Interview: Trading Places
Safety: Snow Job
Politics: In the Vanguard
Unions: Gentle Giant Goes For Gold
Bad Boss: 'Porker' Chases Blue Ribbon
International: Cruising For A Bruising
History: Under the Influence
Economics: Working Capital
Review: Fahrenheit 9/11
Poetry: Bad Intelligence Rap
Satire: Osama Bin Manchu
The Locker Room
Tom Goes Asexual
Road Rage At Work
Democracy In Action
'Porker' Chases Blue Ribbon
Vincent is the director of what Meatworkers Union Tasmanian secretary, Grant Courtney, describes as "any number of bodgey, $2 shelf companies" - at least one of which has gone belly-up leaving processors without half a million dollars in owed wages.
Some of the outfits we can link with Vincent include Australian Food Group, Blue Ribbon Products, the Perfect Pork Group of Companies, 21st Picnic and Smine.
It was with the notorious Blue Ribbon Products, of course, that Vincent earned his Bad Boss spurs, sparking the longest industrial dispute in Tasmania's history.
Using the services of Victorian-based Newemploy his workers were transformed from employees to individual contractors, losing entitlements such as overtime, annual leave, public holidays and sick leave, at the stroke of a pen.
Seventeen workers, with up to 30 years of service, labelled the process a "scam" and picketed Blue Ribbon for 182 days.
Finally, in the spring of 2003, IRC commissioner, Pauline Shelley, delivered vindication, ruling the arrangements between Blue Ribbon and Newemploy had been a "contrivance to avoid award obligations and industrial consequences".
She ordered that the workers be reinstated and back paid for their six months on the grass.
One, Brian Wood, was prescient in his comments to local media, saying he would believe the back pay order when he saw the money.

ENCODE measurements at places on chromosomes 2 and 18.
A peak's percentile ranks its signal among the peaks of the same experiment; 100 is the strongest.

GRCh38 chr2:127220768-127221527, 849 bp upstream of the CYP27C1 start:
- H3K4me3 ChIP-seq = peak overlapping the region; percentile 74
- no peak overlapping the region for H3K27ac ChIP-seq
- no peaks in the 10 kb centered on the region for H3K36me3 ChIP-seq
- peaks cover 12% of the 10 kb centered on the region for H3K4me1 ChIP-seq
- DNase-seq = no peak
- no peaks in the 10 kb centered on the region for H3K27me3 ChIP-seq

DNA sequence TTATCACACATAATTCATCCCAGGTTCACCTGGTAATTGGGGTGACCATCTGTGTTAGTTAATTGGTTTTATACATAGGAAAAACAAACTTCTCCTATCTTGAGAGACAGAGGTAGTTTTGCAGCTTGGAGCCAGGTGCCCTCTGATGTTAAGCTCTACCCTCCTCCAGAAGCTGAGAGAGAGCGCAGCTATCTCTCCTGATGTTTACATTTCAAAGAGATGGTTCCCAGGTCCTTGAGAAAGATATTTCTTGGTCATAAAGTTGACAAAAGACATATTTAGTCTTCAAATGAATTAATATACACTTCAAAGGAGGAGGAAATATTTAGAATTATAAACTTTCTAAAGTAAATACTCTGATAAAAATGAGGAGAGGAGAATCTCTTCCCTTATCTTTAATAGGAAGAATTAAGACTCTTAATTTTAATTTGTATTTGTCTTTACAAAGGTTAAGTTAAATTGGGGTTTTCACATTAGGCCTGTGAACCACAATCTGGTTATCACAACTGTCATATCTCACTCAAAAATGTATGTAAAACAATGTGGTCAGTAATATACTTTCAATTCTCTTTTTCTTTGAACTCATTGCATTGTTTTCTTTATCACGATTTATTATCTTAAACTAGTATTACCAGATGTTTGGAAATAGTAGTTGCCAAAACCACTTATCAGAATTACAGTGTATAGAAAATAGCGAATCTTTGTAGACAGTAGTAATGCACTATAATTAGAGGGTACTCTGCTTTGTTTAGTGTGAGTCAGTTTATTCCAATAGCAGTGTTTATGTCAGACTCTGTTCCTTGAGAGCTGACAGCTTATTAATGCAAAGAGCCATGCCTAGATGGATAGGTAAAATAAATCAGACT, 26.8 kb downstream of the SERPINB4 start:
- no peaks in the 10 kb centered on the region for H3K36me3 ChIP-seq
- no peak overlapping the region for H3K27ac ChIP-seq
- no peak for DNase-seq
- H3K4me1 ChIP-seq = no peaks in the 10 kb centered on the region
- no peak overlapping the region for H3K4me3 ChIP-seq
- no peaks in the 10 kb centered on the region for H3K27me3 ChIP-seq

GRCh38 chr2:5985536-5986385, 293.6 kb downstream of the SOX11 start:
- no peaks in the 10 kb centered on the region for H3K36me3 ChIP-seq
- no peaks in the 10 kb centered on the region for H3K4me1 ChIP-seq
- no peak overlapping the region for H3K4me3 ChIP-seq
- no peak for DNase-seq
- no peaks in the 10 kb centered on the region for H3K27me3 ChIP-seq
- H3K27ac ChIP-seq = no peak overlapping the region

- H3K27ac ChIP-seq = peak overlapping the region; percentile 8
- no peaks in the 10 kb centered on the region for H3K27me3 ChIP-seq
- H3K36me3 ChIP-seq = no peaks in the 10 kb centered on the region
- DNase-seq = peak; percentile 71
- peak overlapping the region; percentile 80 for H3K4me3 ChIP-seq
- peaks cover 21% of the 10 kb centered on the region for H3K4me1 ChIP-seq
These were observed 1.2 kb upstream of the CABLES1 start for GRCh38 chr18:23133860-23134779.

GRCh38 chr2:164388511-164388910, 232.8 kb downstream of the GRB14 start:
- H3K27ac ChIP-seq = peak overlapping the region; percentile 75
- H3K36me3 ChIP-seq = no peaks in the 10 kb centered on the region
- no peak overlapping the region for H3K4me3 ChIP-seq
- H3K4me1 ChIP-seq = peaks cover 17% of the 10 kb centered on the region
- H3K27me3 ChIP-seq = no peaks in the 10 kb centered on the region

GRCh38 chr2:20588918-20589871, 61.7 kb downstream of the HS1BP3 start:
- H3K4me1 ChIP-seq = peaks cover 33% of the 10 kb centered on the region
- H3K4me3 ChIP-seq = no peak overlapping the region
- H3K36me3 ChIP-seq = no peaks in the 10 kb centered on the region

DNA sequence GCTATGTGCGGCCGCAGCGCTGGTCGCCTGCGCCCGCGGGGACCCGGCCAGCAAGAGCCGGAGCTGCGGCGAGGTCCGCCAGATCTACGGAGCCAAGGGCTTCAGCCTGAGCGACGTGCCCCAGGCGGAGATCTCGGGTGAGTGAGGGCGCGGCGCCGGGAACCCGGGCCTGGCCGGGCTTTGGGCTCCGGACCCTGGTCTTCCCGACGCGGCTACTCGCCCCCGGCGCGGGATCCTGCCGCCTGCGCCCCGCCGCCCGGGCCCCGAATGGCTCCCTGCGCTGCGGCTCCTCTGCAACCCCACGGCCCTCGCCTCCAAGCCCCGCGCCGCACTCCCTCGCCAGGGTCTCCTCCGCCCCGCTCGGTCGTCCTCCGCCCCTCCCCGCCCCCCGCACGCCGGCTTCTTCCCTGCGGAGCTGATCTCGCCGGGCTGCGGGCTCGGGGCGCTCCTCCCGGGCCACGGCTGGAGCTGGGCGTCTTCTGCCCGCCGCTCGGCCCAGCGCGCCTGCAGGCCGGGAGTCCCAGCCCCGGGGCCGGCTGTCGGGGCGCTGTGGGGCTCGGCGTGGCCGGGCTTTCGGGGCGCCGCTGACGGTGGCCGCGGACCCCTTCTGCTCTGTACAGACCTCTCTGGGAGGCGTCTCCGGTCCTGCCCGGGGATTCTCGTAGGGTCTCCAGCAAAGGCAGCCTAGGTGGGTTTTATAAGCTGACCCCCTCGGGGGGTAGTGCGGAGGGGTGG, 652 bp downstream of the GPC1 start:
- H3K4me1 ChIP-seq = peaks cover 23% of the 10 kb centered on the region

Neither he, nor any of his colleagues, has seen a zac from Vincent who embarked on an appeal-athon.
First, though, he denied any relationship between Newemploy and Blue Ribbon, although both companies had been registered on the same day.
Blue Ribbon and Newemploy appealed to the full bench of the IRC which upheld Commissioner Shelley's ruling.
Blue Ribbon then appealed to the Supreme Court where Justice Blow upheld her decision. Then it went to a full bench hearing, before Chief Justice Cox and Justices Evans and Slicer. The case has been heard and the parties are waiting for a decision.
The only thing that wasn't appealing was Blue Ribbon which put up its hands and went into liquidation owing $650,000, with assets of $800.
Courtney also accuses the company of abusing tens of thousands of dollars worth of training grants laid on by state and federal governments. Many taxpayer-subsidised "trainees", he says, were already experienced operators.
He says Vincent put his hand out for $100,000 from the state government and then backed up for individual federal subsidies for employees of up $4000 a head.
"He double dipped and there was no real training going on," Courtney says.
His union has also demanded occupational health and safety investigations since its officials were barred from the premises in April, 2003.
Its worst fears were realised, last month, when 16-year-old, Matthew Hudson, was killed after a forklift he was driving collapsed on him. Blue Ribbon says Hudson was not an employee.
While workers wait for justice, at least one family grieves for a son, and, theoretically at least, Blue Ribbon Products is no longer with us, Vincent continues to churn smallgoods out of the premises.
They go into shops around Australia under guises such as Blue Ribbon, Perfect Pork, Vereynice and Island Fresh, and Courtney says it is time consumers used their discretion to send the boss a message.
"This operation is no good to anybody, except Darren Vincent," he says. "Low paid workers have lost money, a boy has died, and farmers and growers don't benefit either.
"He sources his product from overseas, mainly Denmark and Canada. There is nothing in it for the local community."
Vincent appears to be living proof that Tony Abbot was wrong when he claimed a bad boss was better than no boss.
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